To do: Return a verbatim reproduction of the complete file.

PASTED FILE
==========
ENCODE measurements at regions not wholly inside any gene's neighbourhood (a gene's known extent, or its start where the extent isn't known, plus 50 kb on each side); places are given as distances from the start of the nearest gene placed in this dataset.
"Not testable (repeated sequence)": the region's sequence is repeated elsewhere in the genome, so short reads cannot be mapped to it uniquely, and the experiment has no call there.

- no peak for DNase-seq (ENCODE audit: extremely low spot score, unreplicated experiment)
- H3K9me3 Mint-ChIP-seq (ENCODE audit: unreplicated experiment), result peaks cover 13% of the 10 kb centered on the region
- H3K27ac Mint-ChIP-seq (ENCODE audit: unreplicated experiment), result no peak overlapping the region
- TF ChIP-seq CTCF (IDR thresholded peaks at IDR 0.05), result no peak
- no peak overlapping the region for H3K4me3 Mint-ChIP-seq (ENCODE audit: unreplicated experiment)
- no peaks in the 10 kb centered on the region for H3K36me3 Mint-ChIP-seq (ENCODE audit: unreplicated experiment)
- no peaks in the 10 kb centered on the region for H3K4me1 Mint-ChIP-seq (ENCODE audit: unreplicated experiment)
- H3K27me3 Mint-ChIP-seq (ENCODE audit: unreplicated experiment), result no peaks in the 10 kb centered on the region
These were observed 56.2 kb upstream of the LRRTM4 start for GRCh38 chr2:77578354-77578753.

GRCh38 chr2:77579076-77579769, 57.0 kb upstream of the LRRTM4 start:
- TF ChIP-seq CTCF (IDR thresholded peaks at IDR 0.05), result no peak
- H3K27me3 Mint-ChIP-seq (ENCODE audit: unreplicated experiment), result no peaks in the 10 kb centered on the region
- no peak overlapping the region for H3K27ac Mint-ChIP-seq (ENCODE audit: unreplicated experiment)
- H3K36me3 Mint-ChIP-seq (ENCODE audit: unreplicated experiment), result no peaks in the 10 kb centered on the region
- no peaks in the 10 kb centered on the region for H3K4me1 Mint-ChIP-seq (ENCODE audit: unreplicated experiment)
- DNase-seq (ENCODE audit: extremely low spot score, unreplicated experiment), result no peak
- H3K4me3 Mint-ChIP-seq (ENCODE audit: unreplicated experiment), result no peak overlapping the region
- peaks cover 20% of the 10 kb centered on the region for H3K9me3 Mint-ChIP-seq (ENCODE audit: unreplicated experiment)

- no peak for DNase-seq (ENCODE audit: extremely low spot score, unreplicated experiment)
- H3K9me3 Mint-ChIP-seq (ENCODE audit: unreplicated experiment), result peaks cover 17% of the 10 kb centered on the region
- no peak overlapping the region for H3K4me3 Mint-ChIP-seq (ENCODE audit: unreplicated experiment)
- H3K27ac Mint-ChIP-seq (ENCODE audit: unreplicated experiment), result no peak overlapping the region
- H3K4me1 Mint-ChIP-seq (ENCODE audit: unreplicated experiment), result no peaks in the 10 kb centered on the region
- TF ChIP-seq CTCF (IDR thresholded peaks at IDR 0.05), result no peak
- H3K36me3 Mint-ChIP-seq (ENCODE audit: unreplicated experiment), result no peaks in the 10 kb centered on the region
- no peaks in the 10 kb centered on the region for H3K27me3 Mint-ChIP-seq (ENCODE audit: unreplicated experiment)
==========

ENCODE measurements at regions not wholly inside any gene's neighbourhood (a gene's known extent, or its start where the extent isn't known, plus 50 kb on each side); places are given as distances from the start of the nearest gene placed in this dataset.
"Not testable (repeated sequence)": the region's sequence is repeated elsewhere in the genome, so short reads cannot be mapped to it uniquely, and the experiment has no call there.

- no peak for DNase-seq (ENCODE audit: extremely low spot score, unreplicated experiment)
- H3K9me3 Mint-ChIP-seq (ENCODE audit: unreplicated experiment), result peaks cover 13% of the 10 kb centered on the region
- H3K27ac Mint-ChIP-seq (ENCODE audit: unreplicated experiment), result no peak overlapping the region
- TF ChIP-seq CTCF (IDR thresholded peaks at IDR 0.05), result no peak
- no peak overlapping the region for H3K4me3 Mint-ChIP-seq (ENCODE audit: unreplicated experiment)
- no peaks in the 10 kb centered on the region for H3K36me3 Mint-ChIP-seq (ENCODE audit: unreplicated experiment)
- no peaks in the 10 kb centered on the region for H3K4me1 Mint-ChIP-seq (ENCODE audit: unreplicated experiment)
- H3K27me3 Mint-ChIP-seq (ENCODE audit: unreplicated experiment), result no peaks in the 10 kb centered on the region
These were observed 56.2 kb upstream of the LRRTM4 start for GRCh38 chr2:77578354-77578753.

GRCh38 chr2:77579076-77579769, 57.0 kb upstream of the LRRTM4 start:
- TF ChIP-seq CTCF (IDR thresholded peaks at IDR 0.05), result no peak
- H3K27me3 Mint-ChIP-seq (ENCODE audit: unreplicated experiment), result no peaks in the 10 kb centered on the region
- no peak overlapping the region for H3K27ac Mint-ChIP-seq (ENCODE audit: unreplicated experiment)
- H3K36me3 Mint-ChIP-seq (ENCODE audit: unreplicated experiment), result no peaks in the 10 kb centered on the region
- no peaks in the 10 kb centered on the region for H3K4me1 Mint-ChIP-seq (ENCODE audit: unreplicated experiment)
- DNase-seq (ENCODE audit: extremely low spot score, unreplicated experiment), result no peak
- H3K4me3 Mint-ChIP-seq (ENCODE audit: unreplicated experiment), result no peak overlapping the region
- peaks cover 20% of the 10 kb centered on the region for H3K9me3 Mint-ChIP-seq (ENCODE audit: unreplicated experiment)

- no peak for DNase-seq (ENCODE audit: extremely low spot score, unreplicated experiment)
- H3K9me3 Mint-ChIP-seq (ENCODE audit: unreplicated experiment), result peaks cover 17% of the 10 kb centered on the region
- no peak overlapping the region for H3K4me3 Mint-ChIP-seq (ENCODE audit: unreplicated experiment)
- H3K27ac Mint-ChIP-seq (ENCODE audit: unreplicated experiment), result no peak overlapping the region
- H3K4me1 Mint-ChIP-seq (ENCODE audit: unreplicated experiment), result no peaks in the 10 kb centered on the region
- TF ChIP-seq CTCF (IDR thresholded peaks at IDR 0.05), result no peak
- H3K36me3 Mint-ChIP-seq (ENCODE audit: unreplicated experiment), result no peaks in the 10 kb centered on the region
- no peaks in the 10 kb centered on the region for H3K27me3 Mint-ChIP-seq (ENCODE audit: unreplicated experiment)